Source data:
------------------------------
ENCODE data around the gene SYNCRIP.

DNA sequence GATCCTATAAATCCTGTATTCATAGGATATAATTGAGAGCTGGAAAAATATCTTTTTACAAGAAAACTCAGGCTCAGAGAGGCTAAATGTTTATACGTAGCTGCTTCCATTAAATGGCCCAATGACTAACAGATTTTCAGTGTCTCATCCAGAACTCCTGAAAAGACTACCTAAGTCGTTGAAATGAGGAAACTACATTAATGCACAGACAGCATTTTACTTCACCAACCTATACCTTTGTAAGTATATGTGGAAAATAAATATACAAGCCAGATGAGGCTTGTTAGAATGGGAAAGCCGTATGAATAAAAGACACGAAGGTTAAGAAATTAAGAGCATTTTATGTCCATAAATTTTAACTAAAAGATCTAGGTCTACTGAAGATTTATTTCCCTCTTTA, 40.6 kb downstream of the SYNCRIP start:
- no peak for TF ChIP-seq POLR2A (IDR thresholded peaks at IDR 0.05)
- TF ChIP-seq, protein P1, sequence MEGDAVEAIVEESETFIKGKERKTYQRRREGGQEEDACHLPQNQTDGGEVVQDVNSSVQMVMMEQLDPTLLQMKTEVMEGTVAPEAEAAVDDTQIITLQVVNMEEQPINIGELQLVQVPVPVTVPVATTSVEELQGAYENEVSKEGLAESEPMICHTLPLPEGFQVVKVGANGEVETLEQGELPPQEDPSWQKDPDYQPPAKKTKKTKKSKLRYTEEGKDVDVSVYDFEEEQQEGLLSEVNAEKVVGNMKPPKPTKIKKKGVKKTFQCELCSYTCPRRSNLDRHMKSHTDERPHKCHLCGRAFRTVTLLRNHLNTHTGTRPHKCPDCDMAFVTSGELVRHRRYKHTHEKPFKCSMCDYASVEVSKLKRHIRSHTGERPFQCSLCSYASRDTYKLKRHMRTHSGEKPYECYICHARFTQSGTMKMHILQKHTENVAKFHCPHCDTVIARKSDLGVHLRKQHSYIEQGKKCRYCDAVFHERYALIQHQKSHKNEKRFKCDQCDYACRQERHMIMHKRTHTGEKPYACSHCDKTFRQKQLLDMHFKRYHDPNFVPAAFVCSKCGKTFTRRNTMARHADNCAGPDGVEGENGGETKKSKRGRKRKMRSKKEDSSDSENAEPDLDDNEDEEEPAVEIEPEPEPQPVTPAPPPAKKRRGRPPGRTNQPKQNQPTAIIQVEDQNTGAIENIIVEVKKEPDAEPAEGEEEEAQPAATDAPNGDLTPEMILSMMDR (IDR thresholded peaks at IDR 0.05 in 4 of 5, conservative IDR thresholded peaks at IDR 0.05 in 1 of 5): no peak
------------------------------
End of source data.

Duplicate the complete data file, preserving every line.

ENCODE data around the gene SYNCRIP.

DNA sequence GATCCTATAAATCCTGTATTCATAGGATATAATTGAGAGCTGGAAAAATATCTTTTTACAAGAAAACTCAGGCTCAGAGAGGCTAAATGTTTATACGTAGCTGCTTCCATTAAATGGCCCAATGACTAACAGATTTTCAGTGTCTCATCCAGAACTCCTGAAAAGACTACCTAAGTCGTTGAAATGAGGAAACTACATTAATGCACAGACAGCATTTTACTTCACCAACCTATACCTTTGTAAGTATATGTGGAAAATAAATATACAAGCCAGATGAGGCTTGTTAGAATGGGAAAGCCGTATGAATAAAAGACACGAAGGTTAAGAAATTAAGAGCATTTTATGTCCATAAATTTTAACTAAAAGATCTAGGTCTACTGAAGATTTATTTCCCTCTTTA, 40.6 kb downstream of the SYNCRIP start:
- no peak for TF ChIP-seq POLR2A (IDR thresholded peaks at IDR 0.05)
- TF ChIP-seq, protein P1, sequence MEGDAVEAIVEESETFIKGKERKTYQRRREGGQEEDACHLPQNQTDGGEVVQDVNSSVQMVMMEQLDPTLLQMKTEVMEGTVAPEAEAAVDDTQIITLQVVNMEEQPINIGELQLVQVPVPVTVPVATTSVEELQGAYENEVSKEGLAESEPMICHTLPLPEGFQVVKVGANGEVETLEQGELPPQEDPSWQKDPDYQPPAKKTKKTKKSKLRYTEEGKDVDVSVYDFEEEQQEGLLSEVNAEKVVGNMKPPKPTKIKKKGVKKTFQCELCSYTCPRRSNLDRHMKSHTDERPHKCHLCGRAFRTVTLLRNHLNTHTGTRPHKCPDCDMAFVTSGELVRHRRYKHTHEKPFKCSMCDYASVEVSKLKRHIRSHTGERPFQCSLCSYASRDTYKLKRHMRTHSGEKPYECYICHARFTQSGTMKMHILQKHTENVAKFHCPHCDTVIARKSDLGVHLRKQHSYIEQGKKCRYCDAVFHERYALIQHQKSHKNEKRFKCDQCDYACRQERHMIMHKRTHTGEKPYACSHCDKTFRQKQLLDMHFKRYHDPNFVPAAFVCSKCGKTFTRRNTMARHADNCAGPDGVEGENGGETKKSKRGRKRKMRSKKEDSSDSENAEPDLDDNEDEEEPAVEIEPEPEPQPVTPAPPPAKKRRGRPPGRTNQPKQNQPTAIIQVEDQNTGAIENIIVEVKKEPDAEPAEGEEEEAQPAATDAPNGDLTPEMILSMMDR (IDR thresholded peaks at IDR 0.05 in 4 of 5, conservative IDR thresholded peaks at IDR 0.05 in 1 of 5): no peak